530 stars cover First Ave’s exterior. For these local musicians, having one is an important symbol.

The iconic venue’s outer walls currently feature over 60 Minnesota musicians right alongside larger, historic acts.

Mark Mallman poses for a portrait with his star at First Avenue in Minneapolis on Monday, Jan. 16, 2017.

Meagan Lynch

Mark Mallman poses for a portrait with his star at First Avenue in Minneapolis on Monday, Jan. 16, 2017.

Katie Lauer

The stars on First Avenue’s exterior flaunt the iconic venue’s impressive history, and many of them have been dedicated to local artists and bands.

Out of the nearly 530 stars, close to 65 have roots in Minnesota.

Names like Prince, U2 and Nirvana are displayed alongside local acts such as Atmosphere, The Replacements, Trampled by Turtles and Soul Asylum.

Twin Cities musician Mark Mallman has a star and said the intermingling of names is evidence of the venue’s respect for the local music community.

“All the stars are the same size, and I think that’s crucial,” Mallman said. “My star is the same size as Joan Jett and Ice Cube’s [stars], who are on the top and bottom of me. I think that says that no matter how famous or wealthy you become, we all hold a certain place as an artist. We’re equal.”

Mallman has played over 50 shows on the venue’s various stages.

“For me, it’s like etching your name on the mailbox of your house,” he said. “Like, ‘Ah yes, I live in Minneapolis, I play in Minneapolis, I come from Minneapolis.’”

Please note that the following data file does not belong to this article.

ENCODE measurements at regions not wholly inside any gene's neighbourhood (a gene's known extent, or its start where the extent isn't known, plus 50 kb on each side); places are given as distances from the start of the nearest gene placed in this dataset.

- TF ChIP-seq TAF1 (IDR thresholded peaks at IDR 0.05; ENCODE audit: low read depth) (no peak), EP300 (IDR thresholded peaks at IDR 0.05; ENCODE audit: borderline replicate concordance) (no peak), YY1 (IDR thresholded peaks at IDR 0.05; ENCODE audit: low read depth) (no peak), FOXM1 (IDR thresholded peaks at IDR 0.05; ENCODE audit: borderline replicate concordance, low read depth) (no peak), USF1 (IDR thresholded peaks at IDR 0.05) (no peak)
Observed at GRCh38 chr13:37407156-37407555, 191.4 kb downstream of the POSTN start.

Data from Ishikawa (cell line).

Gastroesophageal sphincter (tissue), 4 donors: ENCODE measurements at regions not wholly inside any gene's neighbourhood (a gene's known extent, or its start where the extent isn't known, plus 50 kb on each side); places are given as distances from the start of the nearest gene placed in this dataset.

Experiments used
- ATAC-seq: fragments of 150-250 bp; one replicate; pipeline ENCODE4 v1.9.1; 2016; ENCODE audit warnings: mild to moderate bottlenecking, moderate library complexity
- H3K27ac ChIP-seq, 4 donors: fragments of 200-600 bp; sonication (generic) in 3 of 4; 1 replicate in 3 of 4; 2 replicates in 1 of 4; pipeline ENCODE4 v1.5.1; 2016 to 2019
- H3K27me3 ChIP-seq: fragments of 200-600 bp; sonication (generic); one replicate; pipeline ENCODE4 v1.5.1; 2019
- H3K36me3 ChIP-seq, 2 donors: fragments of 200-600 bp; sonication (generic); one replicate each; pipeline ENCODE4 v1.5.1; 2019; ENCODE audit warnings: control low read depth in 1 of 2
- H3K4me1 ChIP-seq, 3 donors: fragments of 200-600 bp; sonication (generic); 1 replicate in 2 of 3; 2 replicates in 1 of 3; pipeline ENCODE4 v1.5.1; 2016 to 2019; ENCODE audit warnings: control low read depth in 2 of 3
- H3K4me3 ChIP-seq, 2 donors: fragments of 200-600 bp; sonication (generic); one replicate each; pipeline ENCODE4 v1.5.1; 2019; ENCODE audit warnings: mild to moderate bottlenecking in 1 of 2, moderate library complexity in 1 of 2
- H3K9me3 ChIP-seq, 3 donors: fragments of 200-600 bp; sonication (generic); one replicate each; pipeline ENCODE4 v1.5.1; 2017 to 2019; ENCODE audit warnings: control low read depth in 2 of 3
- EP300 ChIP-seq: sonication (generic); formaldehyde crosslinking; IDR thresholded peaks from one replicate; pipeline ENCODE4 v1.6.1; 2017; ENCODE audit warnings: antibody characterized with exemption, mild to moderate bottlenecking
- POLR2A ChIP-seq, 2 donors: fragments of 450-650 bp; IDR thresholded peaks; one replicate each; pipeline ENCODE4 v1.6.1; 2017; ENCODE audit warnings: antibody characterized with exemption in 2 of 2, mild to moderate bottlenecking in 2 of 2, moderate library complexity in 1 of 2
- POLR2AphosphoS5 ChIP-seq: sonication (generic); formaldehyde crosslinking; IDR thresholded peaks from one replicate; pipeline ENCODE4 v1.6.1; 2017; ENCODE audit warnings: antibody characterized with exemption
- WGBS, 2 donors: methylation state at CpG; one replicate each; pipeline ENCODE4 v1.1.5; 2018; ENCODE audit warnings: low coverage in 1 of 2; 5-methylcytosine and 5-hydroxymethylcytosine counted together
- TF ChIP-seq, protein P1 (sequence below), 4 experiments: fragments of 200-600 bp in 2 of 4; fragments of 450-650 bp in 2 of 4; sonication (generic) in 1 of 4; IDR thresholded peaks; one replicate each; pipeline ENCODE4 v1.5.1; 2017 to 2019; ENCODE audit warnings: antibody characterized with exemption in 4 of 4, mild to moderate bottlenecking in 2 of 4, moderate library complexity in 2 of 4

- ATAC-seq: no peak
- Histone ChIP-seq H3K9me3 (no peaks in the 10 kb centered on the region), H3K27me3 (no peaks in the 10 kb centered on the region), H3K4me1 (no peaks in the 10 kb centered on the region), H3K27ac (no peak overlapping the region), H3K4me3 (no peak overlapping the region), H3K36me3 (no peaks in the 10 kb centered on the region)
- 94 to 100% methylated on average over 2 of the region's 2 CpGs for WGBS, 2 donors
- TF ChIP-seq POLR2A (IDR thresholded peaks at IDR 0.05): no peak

And having the star motivates Mallman to work hard as a musician.

“Your popularity [as a musician] goes up and down at different times,” Mallman said. “But to have some type of permanence on the wall — it’s an honor. It’s a tremendous feeling. It’s a safe feeling. It’s really home.”

Hugo Escudero, known as DJ Fresko, says having a star helped shape his career — especially when DJ music was still building momentum. After playing his first show in the Mainroom in 1996, he went on to play multiple Latin nights within the venue as well as host the radio show, “Los Lokos Del Techno.”

“It opened a lot of doors for me,” Escudero said, despite no longer having his name on the building. “A star has a lot of power — it was a big deal. Thanks to that star I’m still doing shows.”

When Minneapolis collective and record label Doomtree got its star in 2010, founding member Aaron Mader felt the support first-hand. Known as Lazerbeak, professionally, Mader has seen the local scene grow immensely since he first played the venue nearly 21 years ago.

“I remember when it was kind of unheard of for a local band to have a lead show at First Avenue,” Mader said.

But when he played First Avenue for the first time with his band The Plastic Constellations as a teenager in 1996, they performed to a sold out crowd.

“It was very rare,” Mader said. “First Avenue might have taken a financial loss on a lot of those shows at first, but it showed the community that it was possible.”

Mader feels the home-grown talent pool is reaching a new level of saturation. He says it would be tough to decide who will get a star during the next painting overhaul due in 2020 — a good problem to have.

“I think it’s only getting better,” Mader said. “It’s almost like [there’s a new generation across all genres that’s] really starting to make it.”